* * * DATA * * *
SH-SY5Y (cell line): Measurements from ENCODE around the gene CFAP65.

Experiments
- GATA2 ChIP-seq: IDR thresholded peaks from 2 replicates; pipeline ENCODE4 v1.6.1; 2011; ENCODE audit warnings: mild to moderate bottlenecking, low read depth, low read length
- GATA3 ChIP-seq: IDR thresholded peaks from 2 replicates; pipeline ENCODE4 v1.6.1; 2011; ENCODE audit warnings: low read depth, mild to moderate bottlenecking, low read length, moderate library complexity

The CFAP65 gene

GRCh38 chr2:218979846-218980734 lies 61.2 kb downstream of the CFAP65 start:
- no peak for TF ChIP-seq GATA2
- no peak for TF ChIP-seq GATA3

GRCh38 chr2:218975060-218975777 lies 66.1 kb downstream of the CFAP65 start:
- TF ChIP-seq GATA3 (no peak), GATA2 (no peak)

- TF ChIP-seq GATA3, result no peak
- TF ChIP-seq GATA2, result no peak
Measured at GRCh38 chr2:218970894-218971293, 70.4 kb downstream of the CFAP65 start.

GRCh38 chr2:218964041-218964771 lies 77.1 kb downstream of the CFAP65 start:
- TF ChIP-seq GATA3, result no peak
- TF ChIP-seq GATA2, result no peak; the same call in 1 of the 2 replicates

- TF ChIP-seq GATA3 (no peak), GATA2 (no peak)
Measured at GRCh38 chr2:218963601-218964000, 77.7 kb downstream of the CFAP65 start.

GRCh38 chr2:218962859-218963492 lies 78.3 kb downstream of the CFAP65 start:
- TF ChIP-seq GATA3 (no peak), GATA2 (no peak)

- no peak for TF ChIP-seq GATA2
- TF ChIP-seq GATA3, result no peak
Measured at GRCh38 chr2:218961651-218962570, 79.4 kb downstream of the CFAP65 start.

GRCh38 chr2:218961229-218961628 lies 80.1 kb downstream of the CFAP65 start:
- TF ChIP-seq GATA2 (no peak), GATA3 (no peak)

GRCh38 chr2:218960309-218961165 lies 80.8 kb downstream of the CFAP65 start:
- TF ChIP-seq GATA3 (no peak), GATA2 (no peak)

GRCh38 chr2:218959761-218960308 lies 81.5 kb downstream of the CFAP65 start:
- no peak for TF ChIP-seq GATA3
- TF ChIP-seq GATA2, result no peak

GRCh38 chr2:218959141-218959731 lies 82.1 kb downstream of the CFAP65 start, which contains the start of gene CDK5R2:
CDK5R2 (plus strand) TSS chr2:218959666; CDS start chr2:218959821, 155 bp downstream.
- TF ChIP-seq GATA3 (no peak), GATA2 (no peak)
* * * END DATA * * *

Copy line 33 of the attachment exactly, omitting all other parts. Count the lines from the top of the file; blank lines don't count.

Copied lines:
- TF ChIP-seq GATA3 (no peak), GATA2 (no peak)